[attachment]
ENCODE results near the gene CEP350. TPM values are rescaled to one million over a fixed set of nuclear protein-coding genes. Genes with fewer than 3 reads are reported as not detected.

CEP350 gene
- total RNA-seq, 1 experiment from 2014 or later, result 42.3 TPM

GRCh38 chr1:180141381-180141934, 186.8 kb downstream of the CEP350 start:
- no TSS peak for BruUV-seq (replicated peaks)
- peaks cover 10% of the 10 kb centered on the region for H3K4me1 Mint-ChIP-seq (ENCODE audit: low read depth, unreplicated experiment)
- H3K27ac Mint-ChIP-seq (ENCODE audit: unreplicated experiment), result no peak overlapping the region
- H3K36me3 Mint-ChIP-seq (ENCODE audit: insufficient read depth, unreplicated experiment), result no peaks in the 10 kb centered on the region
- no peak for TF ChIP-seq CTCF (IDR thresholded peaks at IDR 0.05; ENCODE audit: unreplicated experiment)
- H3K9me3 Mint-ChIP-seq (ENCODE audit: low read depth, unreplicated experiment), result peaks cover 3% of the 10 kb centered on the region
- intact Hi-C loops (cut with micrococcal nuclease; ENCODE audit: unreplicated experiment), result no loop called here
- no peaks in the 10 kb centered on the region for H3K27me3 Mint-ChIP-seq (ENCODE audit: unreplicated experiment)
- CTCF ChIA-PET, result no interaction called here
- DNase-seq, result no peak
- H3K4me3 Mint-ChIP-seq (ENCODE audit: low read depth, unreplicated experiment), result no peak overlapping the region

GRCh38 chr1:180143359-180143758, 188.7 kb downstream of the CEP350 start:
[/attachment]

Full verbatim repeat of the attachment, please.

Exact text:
ENCODE results near the gene CEP350. TPM values are rescaled to one million over a fixed set of nuclear protein-coding genes. Genes with fewer than 3 reads are reported as not detected.

CEP350 gene
- total RNA-seq, 1 experiment from 2014 or later, result 42.3 TPM

GRCh38 chr1:180141381-180141934, 186.8 kb downstream of the CEP350 start:
- no TSS peak for BruUV-seq (replicated peaks)
- peaks cover 10% of the 10 kb centered on the region for H3K4me1 Mint-ChIP-seq (ENCODE audit: low read depth, unreplicated experiment)
- H3K27ac Mint-ChIP-seq (ENCODE audit: unreplicated experiment), result no peak overlapping the region
- H3K36me3 Mint-ChIP-seq (ENCODE audit: insufficient read depth, unreplicated experiment), result no peaks in the 10 kb centered on the region
- no peak for TF ChIP-seq CTCF (IDR thresholded peaks at IDR 0.05; ENCODE audit: unreplicated experiment)
- H3K9me3 Mint-ChIP-seq (ENCODE audit: low read depth, unreplicated experiment), result peaks cover 3% of the 10 kb centered on the region
- intact Hi-C loops (cut with micrococcal nuclease; ENCODE audit: unreplicated experiment), result no loop called here
- no peaks in the 10 kb centered on the region for H3K27me3 Mint-ChIP-seq (ENCODE audit: unreplicated experiment)
- CTCF ChIA-PET, result no interaction called here
- DNase-seq, result no peak
- H3K4me3 Mint-ChIP-seq (ENCODE audit: low read depth, unreplicated experiment), result no peak overlapping the region

GRCh38 chr1:180143359-180143758, 188.7 kb downstream of the CEP350 start: